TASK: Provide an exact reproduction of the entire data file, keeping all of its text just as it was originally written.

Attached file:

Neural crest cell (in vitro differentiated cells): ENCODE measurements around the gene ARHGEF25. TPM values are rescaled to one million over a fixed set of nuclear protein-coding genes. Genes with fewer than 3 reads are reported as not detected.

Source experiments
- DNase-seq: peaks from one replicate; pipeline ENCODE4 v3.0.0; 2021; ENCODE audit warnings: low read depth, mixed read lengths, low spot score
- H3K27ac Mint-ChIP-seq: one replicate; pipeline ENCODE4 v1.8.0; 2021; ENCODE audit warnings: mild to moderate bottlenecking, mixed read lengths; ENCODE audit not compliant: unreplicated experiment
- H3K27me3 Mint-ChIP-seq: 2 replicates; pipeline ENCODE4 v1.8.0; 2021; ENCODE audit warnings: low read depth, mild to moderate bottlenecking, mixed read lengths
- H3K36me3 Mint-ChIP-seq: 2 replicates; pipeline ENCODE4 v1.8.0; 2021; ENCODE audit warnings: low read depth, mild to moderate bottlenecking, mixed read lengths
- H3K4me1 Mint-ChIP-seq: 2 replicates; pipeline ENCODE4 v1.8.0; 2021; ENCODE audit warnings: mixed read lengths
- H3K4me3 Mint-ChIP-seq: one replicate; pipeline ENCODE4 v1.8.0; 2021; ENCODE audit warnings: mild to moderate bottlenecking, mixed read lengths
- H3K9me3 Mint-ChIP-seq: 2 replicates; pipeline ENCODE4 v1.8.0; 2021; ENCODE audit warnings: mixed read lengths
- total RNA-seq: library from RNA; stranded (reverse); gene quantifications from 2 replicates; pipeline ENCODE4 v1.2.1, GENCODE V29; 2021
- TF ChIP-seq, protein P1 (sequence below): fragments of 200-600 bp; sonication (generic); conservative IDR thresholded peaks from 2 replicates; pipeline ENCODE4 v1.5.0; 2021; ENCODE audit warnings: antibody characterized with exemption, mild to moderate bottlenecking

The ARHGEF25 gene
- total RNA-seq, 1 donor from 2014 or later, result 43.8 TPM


Neural crest cell (in vitro differentiated cells): ENCODE measurements around the gene ARHGEF25. TPM values are rescaled to one million over a fixed set of nuclear protein-coding genes. Genes with fewer than 3 reads are reported as not detected.

Source experiments
- DNase-seq: peaks from one replicate; pipeline ENCODE4 v3.0.0; 2021; ENCODE audit warnings: low read depth, mixed read lengths, low spot score
- H3K27ac Mint-ChIP-seq: one replicate; pipeline ENCODE4 v1.8.0; 2021; ENCODE audit warnings: mild to moderate bottlenecking, mixed read lengths; ENCODE audit not compliant: unreplicated experiment
- H3K27me3 Mint-ChIP-seq: 2 replicates; pipeline ENCODE4 v1.8.0; 2021; ENCODE audit warnings: low read depth, mild to moderate bottlenecking, mixed read lengths
- H3K36me3 Mint-ChIP-seq: 2 replicates; pipeline ENCODE4 v1.8.0; 2021; ENCODE audit warnings: low read depth, mild to moderate bottlenecking, mixed read lengths
- H3K4me1 Mint-ChIP-seq: 2 replicates; pipeline ENCODE4 v1.8.0; 2021; ENCODE audit warnings: mixed read lengths
- H3K4me3 Mint-ChIP-seq: one replicate; pipeline ENCODE4 v1.8.0; 2021; ENCODE audit warnings: mild to moderate bottlenecking, mixed read lengths
- H3K9me3 Mint-ChIP-seq: 2 replicates; pipeline ENCODE4 v1.8.0; 2021; ENCODE audit warnings: mixed read lengths
- total RNA-seq: library from RNA; stranded (reverse); gene quantifications from 2 replicates; pipeline ENCODE4 v1.2.1, GENCODE V29; 2021
- TF ChIP-seq, protein P1 (sequence below): fragments of 200-600 bp; sonication (generic); conservative IDR thresholded peaks from 2 replicates; pipeline ENCODE4 v1.5.0; 2021; ENCODE audit warnings: antibody characterized with exemption, mild to moderate bottlenecking

The ARHGEF25 gene
- total RNA-seq, 1 donor from 2014 or later, result 43.8 TPM